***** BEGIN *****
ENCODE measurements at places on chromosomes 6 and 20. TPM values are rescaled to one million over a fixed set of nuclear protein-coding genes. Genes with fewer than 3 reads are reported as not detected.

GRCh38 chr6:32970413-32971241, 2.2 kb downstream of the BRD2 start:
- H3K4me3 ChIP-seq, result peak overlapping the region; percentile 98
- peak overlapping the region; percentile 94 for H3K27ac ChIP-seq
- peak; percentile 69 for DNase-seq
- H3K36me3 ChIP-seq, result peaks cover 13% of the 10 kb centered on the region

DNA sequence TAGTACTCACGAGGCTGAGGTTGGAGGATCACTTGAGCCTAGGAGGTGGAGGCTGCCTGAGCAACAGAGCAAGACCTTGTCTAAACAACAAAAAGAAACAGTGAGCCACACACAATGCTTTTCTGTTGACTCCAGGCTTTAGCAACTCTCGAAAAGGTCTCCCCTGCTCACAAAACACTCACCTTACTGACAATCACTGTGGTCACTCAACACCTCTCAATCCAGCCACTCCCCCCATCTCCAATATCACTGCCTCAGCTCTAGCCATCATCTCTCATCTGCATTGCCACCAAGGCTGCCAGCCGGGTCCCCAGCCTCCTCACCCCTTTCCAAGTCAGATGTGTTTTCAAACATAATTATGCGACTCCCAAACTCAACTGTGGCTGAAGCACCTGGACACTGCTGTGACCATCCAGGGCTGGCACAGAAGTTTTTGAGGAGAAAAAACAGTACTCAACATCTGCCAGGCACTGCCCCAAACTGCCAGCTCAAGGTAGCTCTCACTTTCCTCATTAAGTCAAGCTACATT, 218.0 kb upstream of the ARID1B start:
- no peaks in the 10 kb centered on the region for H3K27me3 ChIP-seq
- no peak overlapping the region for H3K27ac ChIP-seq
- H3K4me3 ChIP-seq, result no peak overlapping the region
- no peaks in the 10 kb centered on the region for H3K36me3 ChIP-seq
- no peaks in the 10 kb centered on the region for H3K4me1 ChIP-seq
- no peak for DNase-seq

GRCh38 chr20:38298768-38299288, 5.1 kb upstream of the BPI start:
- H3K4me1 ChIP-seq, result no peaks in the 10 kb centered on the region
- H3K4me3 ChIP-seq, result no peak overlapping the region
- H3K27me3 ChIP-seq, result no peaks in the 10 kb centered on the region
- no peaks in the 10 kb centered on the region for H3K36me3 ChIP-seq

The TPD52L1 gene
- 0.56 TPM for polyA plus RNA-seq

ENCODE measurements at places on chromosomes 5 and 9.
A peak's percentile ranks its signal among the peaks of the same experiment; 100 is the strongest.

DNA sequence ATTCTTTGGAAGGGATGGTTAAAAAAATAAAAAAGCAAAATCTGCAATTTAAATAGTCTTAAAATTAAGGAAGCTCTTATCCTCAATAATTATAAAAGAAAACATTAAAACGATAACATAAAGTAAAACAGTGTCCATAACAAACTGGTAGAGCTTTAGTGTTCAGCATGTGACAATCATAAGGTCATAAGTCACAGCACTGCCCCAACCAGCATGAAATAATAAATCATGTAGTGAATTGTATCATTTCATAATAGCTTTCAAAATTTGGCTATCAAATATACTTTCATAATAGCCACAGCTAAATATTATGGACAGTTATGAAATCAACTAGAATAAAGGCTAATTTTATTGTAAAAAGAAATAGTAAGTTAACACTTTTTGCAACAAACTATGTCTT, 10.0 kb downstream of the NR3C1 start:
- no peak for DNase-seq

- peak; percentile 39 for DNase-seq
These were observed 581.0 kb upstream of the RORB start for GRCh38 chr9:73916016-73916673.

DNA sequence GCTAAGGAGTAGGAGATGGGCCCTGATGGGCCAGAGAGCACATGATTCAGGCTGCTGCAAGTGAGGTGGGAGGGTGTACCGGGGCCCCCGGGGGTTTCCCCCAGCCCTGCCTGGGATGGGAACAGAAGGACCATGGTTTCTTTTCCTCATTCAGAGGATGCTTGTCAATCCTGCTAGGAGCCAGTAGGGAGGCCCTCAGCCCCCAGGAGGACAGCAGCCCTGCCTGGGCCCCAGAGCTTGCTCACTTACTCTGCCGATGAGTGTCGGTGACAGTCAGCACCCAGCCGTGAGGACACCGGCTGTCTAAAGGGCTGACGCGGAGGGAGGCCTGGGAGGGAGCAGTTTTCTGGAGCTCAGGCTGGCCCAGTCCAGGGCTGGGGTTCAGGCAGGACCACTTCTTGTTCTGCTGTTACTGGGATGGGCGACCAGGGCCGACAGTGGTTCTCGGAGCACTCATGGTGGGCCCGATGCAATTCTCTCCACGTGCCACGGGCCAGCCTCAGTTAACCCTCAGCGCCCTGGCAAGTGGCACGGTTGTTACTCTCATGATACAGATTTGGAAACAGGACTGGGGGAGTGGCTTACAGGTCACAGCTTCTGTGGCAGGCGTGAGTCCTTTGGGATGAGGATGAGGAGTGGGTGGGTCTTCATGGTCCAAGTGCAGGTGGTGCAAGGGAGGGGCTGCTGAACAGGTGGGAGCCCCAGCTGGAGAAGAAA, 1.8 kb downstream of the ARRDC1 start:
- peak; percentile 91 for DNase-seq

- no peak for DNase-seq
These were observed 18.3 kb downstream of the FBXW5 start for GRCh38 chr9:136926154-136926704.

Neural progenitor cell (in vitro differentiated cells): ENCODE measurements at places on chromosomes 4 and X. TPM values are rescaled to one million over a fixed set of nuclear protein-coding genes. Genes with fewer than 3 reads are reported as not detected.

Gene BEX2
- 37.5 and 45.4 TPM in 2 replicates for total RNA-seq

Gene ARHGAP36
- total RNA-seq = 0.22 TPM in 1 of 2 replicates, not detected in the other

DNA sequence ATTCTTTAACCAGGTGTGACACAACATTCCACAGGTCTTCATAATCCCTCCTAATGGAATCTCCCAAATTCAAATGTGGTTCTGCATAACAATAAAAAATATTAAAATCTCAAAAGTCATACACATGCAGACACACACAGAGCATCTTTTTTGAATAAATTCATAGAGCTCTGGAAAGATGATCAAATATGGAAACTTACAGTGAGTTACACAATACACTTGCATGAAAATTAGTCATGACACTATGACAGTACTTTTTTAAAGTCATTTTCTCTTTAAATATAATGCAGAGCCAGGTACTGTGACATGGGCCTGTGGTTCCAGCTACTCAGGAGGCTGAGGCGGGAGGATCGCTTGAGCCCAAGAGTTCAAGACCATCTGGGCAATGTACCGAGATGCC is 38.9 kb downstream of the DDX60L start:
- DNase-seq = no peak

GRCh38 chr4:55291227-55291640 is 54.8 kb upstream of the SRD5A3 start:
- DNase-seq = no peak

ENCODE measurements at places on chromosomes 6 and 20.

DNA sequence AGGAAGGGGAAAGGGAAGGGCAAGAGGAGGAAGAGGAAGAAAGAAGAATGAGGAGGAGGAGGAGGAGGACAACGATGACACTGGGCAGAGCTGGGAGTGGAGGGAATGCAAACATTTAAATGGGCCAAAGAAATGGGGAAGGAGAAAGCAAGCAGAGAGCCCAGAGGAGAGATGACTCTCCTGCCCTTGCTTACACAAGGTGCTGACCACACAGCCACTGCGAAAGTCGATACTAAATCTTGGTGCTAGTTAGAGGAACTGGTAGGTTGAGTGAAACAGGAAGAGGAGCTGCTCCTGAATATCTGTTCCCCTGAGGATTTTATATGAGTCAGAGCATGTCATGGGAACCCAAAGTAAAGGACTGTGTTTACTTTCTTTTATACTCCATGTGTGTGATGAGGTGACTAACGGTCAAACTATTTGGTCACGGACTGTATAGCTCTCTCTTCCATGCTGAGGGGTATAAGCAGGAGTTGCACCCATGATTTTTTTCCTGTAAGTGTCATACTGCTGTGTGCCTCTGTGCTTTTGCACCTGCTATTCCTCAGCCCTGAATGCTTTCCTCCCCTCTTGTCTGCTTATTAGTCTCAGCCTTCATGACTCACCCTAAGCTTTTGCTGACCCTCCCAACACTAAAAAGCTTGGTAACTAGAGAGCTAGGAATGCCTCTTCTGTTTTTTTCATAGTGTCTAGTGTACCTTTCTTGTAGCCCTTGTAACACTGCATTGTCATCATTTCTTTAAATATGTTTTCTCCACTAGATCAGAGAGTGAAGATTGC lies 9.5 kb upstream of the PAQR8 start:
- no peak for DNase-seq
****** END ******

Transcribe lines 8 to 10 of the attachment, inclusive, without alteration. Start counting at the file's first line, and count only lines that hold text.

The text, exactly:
- no peaks in the 10 kb centered on the region for H3K27me3 ChIP-seq
- no peak overlapping the region for H3K27ac ChIP-seq
- H3K4me3 ChIP-seq, result no peak overlapping the region